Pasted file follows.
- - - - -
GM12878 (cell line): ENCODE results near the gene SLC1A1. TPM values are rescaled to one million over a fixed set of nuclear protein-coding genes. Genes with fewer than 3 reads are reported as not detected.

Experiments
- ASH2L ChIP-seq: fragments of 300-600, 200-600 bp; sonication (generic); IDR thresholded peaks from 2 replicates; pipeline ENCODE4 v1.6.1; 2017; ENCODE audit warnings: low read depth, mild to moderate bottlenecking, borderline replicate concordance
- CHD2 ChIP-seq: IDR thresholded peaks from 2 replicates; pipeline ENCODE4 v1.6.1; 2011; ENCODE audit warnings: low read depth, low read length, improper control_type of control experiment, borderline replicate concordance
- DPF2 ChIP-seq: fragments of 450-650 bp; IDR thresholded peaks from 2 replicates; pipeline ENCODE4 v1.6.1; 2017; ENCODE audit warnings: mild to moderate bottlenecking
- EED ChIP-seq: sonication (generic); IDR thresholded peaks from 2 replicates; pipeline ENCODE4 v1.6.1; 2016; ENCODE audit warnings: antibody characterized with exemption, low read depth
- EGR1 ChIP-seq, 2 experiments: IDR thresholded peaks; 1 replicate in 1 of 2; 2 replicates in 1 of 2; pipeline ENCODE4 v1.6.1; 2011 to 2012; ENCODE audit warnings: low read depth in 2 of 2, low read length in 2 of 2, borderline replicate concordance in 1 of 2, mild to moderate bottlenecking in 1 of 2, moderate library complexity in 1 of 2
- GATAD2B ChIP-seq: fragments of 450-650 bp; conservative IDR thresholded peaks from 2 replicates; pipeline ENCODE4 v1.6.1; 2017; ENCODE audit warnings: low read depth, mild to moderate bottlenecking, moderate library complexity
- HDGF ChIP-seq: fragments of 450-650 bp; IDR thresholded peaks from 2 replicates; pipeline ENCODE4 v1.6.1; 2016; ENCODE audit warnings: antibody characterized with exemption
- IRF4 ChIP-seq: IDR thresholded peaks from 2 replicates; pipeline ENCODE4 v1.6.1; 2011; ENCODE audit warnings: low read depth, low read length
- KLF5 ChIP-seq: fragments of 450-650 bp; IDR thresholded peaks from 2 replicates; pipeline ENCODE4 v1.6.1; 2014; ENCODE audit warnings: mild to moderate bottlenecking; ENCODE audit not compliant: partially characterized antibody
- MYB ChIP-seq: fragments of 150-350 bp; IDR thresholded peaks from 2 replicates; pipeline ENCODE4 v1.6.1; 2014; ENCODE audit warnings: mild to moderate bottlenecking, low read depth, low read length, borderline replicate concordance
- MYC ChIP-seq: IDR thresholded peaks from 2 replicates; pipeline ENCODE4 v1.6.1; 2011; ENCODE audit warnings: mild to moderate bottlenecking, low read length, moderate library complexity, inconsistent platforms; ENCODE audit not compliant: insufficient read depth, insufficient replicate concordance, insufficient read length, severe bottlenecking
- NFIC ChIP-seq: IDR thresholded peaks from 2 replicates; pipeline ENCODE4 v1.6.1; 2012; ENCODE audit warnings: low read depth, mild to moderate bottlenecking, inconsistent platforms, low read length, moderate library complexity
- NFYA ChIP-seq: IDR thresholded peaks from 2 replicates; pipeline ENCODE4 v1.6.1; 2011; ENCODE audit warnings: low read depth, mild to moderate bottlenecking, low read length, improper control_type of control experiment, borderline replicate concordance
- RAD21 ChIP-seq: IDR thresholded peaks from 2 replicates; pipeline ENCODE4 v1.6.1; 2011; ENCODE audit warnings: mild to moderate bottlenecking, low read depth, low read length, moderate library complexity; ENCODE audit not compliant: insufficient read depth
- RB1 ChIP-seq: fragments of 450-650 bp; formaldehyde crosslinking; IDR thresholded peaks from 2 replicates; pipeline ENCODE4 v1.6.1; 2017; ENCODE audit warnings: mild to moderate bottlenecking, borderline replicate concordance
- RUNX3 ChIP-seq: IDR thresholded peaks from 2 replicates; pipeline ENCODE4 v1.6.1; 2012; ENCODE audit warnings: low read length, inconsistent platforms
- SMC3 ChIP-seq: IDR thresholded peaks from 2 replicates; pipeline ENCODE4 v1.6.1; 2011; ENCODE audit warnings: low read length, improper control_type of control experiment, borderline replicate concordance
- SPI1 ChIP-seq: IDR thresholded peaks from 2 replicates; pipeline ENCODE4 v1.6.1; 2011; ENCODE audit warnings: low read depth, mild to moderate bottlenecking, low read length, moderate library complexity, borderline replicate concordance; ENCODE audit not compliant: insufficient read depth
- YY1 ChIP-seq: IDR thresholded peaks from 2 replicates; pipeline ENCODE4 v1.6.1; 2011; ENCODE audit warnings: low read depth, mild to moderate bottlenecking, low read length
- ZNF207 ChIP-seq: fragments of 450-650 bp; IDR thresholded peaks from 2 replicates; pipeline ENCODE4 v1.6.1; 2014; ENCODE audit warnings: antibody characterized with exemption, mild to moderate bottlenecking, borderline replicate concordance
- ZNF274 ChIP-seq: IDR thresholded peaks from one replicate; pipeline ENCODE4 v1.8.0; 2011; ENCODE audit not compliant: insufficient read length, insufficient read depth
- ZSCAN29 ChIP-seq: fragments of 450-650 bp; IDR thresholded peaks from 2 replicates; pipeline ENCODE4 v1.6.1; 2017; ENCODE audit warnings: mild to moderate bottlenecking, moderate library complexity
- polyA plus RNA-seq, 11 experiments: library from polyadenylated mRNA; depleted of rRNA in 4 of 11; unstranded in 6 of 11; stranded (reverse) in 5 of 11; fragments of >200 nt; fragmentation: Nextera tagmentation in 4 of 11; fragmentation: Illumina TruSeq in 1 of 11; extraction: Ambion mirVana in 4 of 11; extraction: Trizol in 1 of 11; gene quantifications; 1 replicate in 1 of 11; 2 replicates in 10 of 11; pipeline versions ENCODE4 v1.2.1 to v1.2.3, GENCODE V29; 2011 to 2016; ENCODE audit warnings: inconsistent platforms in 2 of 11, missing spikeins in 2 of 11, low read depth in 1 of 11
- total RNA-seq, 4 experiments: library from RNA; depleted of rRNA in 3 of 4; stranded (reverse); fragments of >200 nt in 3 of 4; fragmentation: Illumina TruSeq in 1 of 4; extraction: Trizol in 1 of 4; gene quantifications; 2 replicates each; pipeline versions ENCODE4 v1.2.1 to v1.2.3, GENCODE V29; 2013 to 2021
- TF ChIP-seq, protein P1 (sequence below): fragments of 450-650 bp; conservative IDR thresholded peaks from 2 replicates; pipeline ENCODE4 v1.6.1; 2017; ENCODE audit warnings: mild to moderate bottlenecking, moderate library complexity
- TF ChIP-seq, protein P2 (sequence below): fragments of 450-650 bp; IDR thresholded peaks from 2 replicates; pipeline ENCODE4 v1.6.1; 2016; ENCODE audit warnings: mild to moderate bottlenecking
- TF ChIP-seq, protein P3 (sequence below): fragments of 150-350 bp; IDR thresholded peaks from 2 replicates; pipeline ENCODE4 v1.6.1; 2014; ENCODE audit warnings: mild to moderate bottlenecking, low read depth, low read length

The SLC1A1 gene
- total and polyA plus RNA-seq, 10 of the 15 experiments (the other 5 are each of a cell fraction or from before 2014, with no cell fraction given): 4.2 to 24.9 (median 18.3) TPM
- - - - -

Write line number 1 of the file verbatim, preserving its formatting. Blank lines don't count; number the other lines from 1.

GM12878 (cell line): ENCODE results near the gene SLC1A1. TPM values are rescaled to one million over a fixed set of nuclear protein-coding genes. Genes with fewer than 3 reads are reported as not detected.